Mitch Daniels’ Dilemma

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You kind of knew this was bound to happen after Indiana Governor Mitch Daniels called for a “truce” on social issues. The mild-mannered fiscal conservative might want to avoid contentious moral debates, but Indiana just became the first state in the country to pass legislation banning public funding for Planned Parenthood.

Daniels says he doesn’t yet know if he’ll sign the bill. His decision could determine whether or not he goes forward with plans to run for the GOP presidential nomination.

Social conservatives in the Indiana legislature added the Planned Parenthood measure to a bill that also bans abortion after 20 weeks–although it does provide exceptions when the woman’s life or health is “substantially threatened.” Daniels supported the underlying bill, but the Planned Parenthood rider puts him in a bit of a bind.

Daniels would have an easier choice if the bill addressed public funding of abortion. But it doesn’t. Public funds are already prohibited from being used to fund abortions. The legislation on Daniels’ desk would affect Title X funds, which are specifically intended for that allow Medicaid recipients to obtain family planning services. And despite the rhetoric issuing forth from social conservatives,  funding for contraception and other family planning services is far less of a hot-button issue for most Americans than funding for abortion.

Opponents of Planned Parenthood know they hold a minority view, which is why they try to tie their defunding efforts to abortion legislation or to highlight Planned Parenthood’s abortion services, in an effort to conflate abortion and contraception. (There are activists who believe that birth control itself is a form of abortion, but they are in the extreme minority.) In this same vein, the Indiana bill would bar the state from providing grants and Title X dollars to entering into contracts with abortion providers (with exceptions for hospitals and ambulatory care centers), but again we’re only talking about family planning services.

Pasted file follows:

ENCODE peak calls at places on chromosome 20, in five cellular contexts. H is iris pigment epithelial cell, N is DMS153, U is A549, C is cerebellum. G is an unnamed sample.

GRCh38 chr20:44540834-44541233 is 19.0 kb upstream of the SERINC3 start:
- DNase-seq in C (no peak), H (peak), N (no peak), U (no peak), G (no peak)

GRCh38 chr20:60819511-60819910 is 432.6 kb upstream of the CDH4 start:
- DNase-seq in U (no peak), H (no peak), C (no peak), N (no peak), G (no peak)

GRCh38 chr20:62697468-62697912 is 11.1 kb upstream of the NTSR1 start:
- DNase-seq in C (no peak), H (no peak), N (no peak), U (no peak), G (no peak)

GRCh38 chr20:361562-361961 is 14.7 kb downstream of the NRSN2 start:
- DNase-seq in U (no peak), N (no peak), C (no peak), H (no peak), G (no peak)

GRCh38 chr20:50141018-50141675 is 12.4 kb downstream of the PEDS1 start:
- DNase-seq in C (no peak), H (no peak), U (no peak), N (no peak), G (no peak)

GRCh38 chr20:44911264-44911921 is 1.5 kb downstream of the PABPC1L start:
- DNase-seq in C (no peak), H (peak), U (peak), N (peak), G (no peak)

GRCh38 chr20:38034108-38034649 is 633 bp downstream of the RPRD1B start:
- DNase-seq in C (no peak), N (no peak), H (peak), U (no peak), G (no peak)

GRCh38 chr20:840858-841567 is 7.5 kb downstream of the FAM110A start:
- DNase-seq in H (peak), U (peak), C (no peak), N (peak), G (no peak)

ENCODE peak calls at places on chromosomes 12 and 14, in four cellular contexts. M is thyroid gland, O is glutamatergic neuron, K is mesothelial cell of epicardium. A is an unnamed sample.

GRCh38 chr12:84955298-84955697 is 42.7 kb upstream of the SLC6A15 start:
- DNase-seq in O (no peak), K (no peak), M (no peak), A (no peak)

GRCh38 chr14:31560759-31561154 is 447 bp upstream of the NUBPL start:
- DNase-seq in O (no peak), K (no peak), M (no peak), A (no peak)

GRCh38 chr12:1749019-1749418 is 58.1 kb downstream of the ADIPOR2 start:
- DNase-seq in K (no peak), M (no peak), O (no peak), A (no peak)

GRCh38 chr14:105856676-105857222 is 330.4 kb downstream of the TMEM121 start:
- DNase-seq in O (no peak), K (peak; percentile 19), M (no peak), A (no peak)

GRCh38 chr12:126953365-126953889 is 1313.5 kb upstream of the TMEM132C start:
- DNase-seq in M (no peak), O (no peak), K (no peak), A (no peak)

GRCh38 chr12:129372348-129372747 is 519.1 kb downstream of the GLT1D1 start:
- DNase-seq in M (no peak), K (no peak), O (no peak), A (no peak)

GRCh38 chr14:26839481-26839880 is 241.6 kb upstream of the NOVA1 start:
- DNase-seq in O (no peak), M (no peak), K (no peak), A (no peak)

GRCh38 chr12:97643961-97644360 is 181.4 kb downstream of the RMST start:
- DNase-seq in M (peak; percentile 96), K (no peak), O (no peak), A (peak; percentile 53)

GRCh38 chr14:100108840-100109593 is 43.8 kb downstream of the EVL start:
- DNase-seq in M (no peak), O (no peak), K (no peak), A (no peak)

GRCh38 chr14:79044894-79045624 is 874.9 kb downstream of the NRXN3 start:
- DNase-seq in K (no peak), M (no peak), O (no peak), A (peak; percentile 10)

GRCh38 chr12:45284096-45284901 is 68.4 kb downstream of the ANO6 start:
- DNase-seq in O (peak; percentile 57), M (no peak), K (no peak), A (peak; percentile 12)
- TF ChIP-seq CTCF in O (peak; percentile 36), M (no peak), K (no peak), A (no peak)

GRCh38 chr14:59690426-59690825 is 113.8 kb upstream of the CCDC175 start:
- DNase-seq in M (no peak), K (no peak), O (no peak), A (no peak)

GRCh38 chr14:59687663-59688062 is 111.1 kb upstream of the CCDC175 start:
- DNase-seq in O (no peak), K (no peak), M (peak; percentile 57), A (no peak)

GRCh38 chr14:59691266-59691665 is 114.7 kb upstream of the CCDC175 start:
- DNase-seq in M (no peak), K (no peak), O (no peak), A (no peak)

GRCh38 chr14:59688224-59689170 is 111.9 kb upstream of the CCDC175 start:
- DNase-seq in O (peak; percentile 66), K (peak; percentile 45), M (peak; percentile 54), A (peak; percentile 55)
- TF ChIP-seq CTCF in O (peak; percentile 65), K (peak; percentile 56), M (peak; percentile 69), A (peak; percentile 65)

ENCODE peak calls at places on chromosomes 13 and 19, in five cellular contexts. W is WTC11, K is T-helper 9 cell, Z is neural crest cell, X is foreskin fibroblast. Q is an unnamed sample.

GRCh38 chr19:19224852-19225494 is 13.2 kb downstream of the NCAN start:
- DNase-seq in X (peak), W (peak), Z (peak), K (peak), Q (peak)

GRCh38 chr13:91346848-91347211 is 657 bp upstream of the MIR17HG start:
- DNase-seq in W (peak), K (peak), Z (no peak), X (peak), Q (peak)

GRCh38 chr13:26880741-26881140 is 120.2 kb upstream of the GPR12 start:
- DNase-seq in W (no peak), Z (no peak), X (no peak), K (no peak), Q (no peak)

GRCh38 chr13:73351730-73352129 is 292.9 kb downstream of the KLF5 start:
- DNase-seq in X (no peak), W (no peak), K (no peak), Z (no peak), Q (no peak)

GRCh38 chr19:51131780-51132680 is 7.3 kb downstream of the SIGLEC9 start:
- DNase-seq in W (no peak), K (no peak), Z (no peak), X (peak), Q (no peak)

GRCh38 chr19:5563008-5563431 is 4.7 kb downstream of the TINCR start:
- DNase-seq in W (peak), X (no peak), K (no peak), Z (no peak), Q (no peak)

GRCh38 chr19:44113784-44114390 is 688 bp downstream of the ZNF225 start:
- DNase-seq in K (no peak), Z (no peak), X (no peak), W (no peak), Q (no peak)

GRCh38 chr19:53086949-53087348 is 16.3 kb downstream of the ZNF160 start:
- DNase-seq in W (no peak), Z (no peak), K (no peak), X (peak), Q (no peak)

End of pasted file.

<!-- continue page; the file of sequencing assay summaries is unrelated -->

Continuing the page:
The bill is expected to affect about $4 million in federal funds that would no longer go to Indiana. Planned Parenthood clinics in the state receive less than that annually, but Indiana would lose all of its Title X money because a state can’t pick and choose which family planning providers it wants to fund.

So what’s a fiscal-conservative-who-really-wants-to-avoid-social-issues to do? Daniels has three choices. He could veto the bill, which would probably not only end his presidential ambitions, but would also mark a dramatic break from a Republican party for which the willingness to demagogue Planned Parenthood has become a standard litmus test. Remember, not a single only seven U.S. House Republicans opposed legislation to defund Planned Parenthood. Or Daniels could sign the bill and accept that the move places his state smack in the middle of a contentious debate over social issues.

Or Daniels could simply do nothing. If he doesn’t veto the bill by next Wednesday, it becomes law without his signature. That route is unlikely, however, as it would likely anger activists on all sides and would do nothing to deflect attention from Indiana’s move to lead a fight against Planned Parenthood.

Daniels had planned on announcing his presidential plans at some point in the next few weeks. He can thank his colleagues in the legislature for making those deliberations more complicated than they already were.

UPDATE: Corrected at 8:45pm

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